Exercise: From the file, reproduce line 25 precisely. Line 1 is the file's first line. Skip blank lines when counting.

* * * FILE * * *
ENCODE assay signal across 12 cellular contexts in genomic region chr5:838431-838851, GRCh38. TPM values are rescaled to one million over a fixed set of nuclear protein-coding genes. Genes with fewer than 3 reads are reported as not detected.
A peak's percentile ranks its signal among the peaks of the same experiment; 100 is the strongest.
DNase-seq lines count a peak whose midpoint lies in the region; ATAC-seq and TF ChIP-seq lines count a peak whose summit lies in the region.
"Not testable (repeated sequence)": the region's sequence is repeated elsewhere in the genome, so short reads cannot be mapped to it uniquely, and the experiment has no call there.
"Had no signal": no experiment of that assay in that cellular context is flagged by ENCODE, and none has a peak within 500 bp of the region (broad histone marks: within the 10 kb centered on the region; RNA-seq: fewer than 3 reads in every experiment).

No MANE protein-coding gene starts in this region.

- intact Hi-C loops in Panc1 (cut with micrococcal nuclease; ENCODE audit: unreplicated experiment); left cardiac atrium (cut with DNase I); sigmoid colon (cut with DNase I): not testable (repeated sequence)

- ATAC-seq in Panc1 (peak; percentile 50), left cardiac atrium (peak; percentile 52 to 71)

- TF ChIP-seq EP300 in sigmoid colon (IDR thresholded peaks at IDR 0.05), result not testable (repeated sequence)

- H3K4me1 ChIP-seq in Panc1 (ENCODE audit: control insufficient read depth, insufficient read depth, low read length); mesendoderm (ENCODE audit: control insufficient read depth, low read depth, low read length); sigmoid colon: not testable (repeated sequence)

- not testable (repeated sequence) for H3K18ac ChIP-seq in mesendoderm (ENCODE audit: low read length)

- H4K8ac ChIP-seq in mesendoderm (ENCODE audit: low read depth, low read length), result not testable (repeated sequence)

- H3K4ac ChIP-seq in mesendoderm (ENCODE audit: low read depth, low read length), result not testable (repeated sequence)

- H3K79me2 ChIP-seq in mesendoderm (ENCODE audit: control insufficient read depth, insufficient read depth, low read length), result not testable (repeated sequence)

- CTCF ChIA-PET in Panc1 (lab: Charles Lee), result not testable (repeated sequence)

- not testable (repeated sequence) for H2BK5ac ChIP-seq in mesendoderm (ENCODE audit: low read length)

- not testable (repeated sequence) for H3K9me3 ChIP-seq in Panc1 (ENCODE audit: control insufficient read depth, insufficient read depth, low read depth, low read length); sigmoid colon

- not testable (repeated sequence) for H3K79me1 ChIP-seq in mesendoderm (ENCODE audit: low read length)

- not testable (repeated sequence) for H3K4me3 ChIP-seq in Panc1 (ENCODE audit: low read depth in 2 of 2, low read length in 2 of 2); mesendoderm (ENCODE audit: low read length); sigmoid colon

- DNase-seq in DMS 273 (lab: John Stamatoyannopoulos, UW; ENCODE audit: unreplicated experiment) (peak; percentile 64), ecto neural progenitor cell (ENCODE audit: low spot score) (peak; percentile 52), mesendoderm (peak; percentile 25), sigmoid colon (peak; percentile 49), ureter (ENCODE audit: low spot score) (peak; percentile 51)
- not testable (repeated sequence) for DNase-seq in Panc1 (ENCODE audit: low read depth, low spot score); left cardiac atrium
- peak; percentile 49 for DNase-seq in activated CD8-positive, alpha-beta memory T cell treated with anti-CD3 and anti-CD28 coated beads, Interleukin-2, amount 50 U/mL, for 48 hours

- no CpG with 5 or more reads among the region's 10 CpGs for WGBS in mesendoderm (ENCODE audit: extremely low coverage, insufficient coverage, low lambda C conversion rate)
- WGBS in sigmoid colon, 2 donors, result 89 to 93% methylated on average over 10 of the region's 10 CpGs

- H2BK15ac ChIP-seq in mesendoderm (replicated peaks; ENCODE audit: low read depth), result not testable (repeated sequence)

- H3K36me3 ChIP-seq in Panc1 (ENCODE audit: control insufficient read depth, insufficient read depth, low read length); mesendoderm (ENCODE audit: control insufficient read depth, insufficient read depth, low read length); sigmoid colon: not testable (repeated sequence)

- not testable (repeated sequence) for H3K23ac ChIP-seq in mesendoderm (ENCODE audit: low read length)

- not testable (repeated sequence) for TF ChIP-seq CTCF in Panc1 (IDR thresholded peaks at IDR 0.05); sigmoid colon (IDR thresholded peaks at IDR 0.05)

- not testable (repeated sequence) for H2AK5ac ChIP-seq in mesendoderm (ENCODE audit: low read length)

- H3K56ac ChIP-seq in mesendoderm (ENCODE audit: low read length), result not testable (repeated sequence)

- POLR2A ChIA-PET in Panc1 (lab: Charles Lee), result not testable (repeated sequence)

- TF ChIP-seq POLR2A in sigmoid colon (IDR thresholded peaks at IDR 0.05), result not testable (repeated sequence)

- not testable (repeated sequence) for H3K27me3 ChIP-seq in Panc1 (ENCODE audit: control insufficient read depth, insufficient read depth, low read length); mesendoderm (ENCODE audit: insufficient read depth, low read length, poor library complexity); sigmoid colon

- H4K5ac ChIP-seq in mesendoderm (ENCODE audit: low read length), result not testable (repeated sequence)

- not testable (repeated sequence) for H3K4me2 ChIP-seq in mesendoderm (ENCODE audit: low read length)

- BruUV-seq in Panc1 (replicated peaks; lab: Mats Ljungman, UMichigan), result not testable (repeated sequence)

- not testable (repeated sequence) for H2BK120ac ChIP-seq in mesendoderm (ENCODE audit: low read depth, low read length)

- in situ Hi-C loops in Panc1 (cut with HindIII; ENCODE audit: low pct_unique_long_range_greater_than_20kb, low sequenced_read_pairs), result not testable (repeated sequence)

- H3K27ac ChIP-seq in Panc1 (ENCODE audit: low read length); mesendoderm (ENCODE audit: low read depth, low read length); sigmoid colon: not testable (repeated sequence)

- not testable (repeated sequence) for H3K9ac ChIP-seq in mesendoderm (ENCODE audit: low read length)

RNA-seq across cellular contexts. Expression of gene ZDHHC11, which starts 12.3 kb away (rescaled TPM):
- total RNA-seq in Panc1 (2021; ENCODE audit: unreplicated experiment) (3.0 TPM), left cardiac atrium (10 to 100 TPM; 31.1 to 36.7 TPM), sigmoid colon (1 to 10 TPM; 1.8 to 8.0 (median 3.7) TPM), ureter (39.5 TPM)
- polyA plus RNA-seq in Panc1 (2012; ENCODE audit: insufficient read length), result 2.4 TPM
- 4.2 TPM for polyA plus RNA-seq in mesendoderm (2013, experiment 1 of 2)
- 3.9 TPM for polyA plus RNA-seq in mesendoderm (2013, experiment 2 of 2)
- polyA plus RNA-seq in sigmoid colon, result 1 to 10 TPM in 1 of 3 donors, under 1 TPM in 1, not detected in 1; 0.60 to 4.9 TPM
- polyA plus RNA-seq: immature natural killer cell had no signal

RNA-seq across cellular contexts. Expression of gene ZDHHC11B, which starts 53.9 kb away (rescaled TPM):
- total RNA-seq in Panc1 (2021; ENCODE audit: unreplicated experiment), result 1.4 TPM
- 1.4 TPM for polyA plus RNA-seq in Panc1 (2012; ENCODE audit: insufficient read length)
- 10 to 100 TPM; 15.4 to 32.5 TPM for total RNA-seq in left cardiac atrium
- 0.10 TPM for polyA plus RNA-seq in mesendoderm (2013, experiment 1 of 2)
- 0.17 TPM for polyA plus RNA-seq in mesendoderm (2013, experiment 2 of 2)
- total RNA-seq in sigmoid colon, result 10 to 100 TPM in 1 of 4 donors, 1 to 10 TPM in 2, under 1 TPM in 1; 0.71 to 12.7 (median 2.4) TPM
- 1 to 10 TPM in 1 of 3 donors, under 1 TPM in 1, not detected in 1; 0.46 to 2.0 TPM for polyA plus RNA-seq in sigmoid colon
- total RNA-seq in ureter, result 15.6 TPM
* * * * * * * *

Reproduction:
- H2BK15ac ChIP-seq in mesendoderm (replicated peaks; ENCODE audit: low read depth), result not testable (repeated sequence)